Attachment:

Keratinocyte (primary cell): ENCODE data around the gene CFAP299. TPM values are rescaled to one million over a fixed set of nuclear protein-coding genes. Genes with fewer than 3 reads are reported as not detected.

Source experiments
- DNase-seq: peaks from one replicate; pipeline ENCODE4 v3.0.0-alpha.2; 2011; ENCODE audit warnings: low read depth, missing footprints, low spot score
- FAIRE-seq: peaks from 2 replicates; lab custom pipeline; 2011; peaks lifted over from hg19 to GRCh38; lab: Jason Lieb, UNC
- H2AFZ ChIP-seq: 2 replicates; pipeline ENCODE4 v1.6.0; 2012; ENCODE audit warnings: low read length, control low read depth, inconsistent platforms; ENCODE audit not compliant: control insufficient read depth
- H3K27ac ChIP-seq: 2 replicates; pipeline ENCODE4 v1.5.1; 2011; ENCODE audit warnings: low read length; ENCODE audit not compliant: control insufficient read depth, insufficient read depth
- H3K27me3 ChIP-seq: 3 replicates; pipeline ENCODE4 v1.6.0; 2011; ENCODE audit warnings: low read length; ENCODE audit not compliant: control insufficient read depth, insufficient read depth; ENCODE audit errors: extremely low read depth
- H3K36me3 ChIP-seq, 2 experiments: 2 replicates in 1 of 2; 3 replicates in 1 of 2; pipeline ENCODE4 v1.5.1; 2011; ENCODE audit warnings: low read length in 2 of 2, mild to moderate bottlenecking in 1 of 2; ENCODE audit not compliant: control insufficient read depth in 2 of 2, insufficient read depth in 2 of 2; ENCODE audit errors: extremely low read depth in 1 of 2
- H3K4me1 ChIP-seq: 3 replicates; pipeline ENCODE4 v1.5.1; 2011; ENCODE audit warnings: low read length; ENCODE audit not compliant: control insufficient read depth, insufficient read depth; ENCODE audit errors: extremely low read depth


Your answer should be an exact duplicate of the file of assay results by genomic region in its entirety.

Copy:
Keratinocyte (primary cell): ENCODE data around the gene CFAP299. TPM values are rescaled to one million over a fixed set of nuclear protein-coding genes. Genes with fewer than 3 reads are reported as not detected.

Source experiments
- DNase-seq: peaks from one replicate; pipeline ENCODE4 v3.0.0-alpha.2; 2011; ENCODE audit warnings: low read depth, missing footprints, low spot score
- FAIRE-seq: peaks from 2 replicates; lab custom pipeline; 2011; peaks lifted over from hg19 to GRCh38; lab: Jason Lieb, UNC
- H2AFZ ChIP-seq: 2 replicates; pipeline ENCODE4 v1.6.0; 2012; ENCODE audit warnings: low read length, control low read depth, inconsistent platforms; ENCODE audit not compliant: control insufficient read depth
- H3K27ac ChIP-seq: 2 replicates; pipeline ENCODE4 v1.5.1; 2011; ENCODE audit warnings: low read length; ENCODE audit not compliant: control insufficient read depth, insufficient read depth
- H3K27me3 ChIP-seq: 3 replicates; pipeline ENCODE4 v1.6.0; 2011; ENCODE audit warnings: low read length; ENCODE audit not compliant: control insufficient read depth, insufficient read depth; ENCODE audit errors: extremely low read depth
- H3K36me3 ChIP-seq, 2 experiments: 2 replicates in 1 of 2; 3 replicates in 1 of 2; pipeline ENCODE4 v1.5.1; 2011; ENCODE audit warnings: low read length in 2 of 2, mild to moderate bottlenecking in 1 of 2; ENCODE audit not compliant: control insufficient read depth in 2 of 2, insufficient read depth in 2 of 2; ENCODE audit errors: extremely low read depth in 1 of 2
- H3K4me1 ChIP-seq: 3 replicates; pipeline ENCODE4 v1.5.1; 2011; ENCODE audit warnings: low read length; ENCODE audit not compliant: control insufficient read depth, insufficient read depth; ENCODE audit errors: extremely low read depth